BERLIN  - Germany's economy likely avoided a recession at the start of the year, escaping the fate of the wider euro zone, as Europe's largest economy managed to find buyers for its high-quality products to counter weak demand closer to home.

Flash gross domestic product (GDP) data, due on Tuesday at 07:00 a.m. British time, are expected to show the economy expanded by a meagre 0.1 per cent in the first quarter after a 0.2 per cent contraction - the first since the height of the 2009 financial crisis - at the end of last year, thus narrowly escaping a recession.

The GDP data follow a run of strong economic data - including industrial orders and record trade figures this week and contrast with the wider euro zone, which is expected to have shrunk again in the first quarter.

"After good data... this week, the start of the year now looks more positive than previously thought," said Commerzbank economist Ulrike Rondorf. Commerzbank expects 0.2 per cent growth.

Euro zone data are also due on Tuesday, an hour after the German data, and are seen showing a 0.2 per cent contraction.

While Germany has been able to build up sales of its products to non-European markets in Asia and elsewhere, it has been unable to shrug off the euro zone debt crisis altogether and economists will look to wage rounds to see if salary hikes bolster domestic demand.

Data from the ZEW think tank due on Tuesday will likely show German analyst and investor sentiment easing slightly in May, albeit from its highest level since June 2010.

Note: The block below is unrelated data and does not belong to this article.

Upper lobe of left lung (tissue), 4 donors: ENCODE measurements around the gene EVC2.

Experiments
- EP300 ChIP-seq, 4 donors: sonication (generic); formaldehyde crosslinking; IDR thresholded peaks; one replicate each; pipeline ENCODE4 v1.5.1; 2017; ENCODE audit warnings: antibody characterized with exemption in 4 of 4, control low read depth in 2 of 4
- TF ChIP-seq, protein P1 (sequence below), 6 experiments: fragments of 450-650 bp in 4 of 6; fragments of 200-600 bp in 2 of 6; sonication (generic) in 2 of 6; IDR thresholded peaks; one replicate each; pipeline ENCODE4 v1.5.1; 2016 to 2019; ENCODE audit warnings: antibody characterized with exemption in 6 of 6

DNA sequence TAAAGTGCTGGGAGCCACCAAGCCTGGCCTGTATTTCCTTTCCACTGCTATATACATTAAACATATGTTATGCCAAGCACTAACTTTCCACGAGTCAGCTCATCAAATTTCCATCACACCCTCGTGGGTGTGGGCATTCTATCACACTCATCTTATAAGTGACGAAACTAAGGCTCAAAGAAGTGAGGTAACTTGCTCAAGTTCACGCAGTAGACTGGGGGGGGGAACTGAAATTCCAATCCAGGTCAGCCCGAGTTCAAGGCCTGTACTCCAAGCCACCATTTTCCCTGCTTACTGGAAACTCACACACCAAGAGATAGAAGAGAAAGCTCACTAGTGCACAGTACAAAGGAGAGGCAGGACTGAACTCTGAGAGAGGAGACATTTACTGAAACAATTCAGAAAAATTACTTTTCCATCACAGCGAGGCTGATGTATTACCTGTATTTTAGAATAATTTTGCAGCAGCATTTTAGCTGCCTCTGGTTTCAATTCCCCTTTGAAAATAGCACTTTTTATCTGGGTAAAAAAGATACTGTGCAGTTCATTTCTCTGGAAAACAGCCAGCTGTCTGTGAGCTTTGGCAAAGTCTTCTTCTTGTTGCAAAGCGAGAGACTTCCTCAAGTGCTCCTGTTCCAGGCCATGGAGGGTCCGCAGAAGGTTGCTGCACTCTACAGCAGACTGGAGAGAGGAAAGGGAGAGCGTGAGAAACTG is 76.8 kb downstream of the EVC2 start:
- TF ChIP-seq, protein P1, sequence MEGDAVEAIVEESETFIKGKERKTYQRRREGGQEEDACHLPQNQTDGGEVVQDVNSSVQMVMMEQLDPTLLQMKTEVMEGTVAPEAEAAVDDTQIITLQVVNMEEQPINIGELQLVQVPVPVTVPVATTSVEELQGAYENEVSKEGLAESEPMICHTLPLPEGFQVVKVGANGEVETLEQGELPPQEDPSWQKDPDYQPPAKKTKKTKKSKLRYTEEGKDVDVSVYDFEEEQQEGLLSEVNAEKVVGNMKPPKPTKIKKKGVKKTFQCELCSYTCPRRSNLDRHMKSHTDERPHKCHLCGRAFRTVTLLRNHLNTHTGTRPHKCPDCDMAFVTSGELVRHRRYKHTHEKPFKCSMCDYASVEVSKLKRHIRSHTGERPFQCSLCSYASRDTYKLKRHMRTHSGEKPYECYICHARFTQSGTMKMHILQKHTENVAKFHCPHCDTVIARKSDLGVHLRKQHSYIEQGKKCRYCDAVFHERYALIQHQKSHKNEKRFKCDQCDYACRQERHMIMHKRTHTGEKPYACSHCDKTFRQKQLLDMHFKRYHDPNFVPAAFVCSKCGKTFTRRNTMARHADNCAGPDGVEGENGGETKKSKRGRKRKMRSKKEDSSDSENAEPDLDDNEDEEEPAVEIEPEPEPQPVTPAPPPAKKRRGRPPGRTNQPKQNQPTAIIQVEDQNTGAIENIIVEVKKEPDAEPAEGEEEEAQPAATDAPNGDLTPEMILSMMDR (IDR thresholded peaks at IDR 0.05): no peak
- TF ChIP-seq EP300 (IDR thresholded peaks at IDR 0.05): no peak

"The trend in the coming quarters will depend on whether wage hikes and the strong labour market will translate into more consumption so domestic demand is able to take over the growth baton from trade," said ING's Carsten Brzeski.

"With the anaemic American upswing, a weakening Chinese economy and dwindling demand from all euro countries, life on Mars would need to be discovered in order to continue the export successes of the last few years."

Merkel faces calls from both her centre-left opponents at home and many European governments to relax the austerity measures that, as leader of Europe's largest economy, she has prescribed as the remedy for the sovereign debt crisis.

Data for German wholesale prices are also due next week and are seen rising by 2.3 per cent on an annual basis, according to a Reuters poll.

Both Germany's government and its central bank have signalled they will tolerate higher prices as long as euro-wide inflation remains under control.

Acceptance of higher inflation in Germany, for example through higher wage deals, could help struggling states in Europe's southern periphery by boosting demand for their goods and bolstering their competitiveness relative to Germany.